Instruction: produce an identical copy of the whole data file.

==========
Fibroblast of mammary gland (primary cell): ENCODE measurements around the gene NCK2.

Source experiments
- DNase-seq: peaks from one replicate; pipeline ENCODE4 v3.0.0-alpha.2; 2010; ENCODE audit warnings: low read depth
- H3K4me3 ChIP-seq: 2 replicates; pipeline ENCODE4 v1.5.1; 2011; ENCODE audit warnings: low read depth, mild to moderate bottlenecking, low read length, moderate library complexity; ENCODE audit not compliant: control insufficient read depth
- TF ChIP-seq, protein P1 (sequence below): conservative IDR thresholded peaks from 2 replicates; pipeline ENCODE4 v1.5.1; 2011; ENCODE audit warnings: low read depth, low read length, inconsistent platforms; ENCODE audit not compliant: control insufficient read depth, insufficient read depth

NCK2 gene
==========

Fibroblast of mammary gland (primary cell): ENCODE measurements around the gene NCK2.

Source experiments
- DNase-seq: peaks from one replicate; pipeline ENCODE4 v3.0.0-alpha.2; 2010; ENCODE audit warnings: low read depth
- H3K4me3 ChIP-seq: 2 replicates; pipeline ENCODE4 v1.5.1; 2011; ENCODE audit warnings: low read depth, mild to moderate bottlenecking, low read length, moderate library complexity; ENCODE audit not compliant: control insufficient read depth
- TF ChIP-seq, protein P1 (sequence below): conservative IDR thresholded peaks from 2 replicates; pipeline ENCODE4 v1.5.1; 2011; ENCODE audit warnings: low read depth, low read length, inconsistent platforms; ENCODE audit not compliant: control insufficient read depth, insufficient read depth

NCK2 gene